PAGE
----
The memorial to Herbert Cazaly (1859 - 1889) in Postman's Park reads, Herbert Peter Cazaly, Stationer's Clerk, Who Was Drowned At Kew In Endeavouring To Save A Man From Drowning. April 21 1889.' "
Monday April 22nd 1889 had been the last day of a bank holiday weekend, and, as was the norm, many people had headed out onto the Thames, and other rivers, over the course of the weekend, in order to enjoy a little messing around on the water.
Sadly, several of these river trippers never returned and, one thing that is notable when studying the pages of the Victorian newspapers, is how many of them carried reports on "Fatal Boating Accidents" in their editions on the day's that proceeded a bank holiday.
Tuesday 23rd April 1889 was no exception to this tragic rule and, in its edition of that day The Evening Standard carried the following brief report:-
"A Correspondent telegraphing last night from Kew, say:- "A serious boat accident has happened. Two lives have been lost opposite Kew Gardens. Only one body has been recovered."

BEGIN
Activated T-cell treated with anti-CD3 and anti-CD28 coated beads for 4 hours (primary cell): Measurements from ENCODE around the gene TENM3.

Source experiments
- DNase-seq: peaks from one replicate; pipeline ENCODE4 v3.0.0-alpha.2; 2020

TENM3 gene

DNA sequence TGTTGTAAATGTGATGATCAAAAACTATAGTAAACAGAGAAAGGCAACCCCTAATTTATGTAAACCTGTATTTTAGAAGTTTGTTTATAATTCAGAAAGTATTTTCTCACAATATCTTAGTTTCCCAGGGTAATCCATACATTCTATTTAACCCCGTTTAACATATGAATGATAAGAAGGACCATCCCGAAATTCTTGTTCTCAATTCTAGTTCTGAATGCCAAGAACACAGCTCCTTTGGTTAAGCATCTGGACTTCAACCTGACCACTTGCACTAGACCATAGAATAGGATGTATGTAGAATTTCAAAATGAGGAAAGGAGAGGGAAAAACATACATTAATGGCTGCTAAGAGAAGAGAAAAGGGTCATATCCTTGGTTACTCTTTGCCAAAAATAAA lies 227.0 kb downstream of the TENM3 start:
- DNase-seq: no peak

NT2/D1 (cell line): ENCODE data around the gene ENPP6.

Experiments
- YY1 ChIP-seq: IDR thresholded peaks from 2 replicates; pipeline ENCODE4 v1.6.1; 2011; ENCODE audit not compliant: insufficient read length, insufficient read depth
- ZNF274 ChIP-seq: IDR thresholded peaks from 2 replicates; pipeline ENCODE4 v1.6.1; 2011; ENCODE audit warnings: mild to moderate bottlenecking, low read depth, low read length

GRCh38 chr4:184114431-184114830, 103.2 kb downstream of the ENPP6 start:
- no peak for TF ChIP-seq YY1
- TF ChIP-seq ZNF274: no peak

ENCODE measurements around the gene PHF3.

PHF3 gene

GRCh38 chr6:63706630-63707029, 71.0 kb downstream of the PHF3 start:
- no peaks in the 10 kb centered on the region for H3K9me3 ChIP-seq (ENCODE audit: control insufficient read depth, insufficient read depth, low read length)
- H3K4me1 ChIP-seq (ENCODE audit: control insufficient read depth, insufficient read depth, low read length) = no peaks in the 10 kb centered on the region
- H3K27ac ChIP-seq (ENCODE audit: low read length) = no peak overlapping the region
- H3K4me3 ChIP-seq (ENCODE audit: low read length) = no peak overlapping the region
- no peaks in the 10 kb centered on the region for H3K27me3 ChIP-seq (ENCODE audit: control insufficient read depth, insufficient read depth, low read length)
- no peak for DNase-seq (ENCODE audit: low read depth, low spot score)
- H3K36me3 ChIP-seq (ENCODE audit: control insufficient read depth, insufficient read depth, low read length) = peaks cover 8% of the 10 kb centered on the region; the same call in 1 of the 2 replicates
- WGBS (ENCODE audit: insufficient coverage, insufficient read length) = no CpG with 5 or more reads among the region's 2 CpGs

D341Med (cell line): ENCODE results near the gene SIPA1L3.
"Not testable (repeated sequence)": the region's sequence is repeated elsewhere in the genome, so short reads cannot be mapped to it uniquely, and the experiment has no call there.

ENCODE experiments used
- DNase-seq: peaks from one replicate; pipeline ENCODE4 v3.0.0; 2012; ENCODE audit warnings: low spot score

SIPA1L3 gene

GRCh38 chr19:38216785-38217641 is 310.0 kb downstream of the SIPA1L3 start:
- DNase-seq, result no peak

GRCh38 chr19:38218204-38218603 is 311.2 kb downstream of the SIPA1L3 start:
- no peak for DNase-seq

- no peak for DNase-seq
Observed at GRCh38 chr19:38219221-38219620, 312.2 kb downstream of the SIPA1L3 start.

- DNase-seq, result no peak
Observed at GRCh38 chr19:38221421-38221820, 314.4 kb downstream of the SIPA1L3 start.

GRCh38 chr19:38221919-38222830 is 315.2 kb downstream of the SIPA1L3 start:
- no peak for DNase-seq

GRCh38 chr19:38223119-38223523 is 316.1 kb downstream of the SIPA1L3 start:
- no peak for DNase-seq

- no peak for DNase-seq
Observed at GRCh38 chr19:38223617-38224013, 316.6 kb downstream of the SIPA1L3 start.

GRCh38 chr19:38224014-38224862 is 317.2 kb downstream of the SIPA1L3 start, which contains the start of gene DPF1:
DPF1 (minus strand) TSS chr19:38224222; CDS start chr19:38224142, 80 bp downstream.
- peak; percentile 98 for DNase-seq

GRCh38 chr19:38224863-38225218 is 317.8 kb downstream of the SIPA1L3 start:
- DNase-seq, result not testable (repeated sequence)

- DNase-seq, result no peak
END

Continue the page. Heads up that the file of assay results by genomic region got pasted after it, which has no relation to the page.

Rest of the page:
There was, initially, confusion in the press about the identity of at least one of the victims of the tragedy, and some uncertainty as to how they had been related.
On Wednesday 24th April 1889, the Western News demonstrated this confusion:-
"There were several accidents on the Thames on Bank Holiday, one of a very serious nature.
A holiday party of four chartered two boats at Richmond, and proceeded down the river towards Kew.
When opposite Brentford Ferry one of the boats capsized, and the occupants were thrown into the water.
With much difficulty one of the men succeeded in reaching the shore; the other, Herbert Geraty, 27, was drowned, as was also his brother, Joseph Geraty, 25, who jumped out of the boat to his rescue."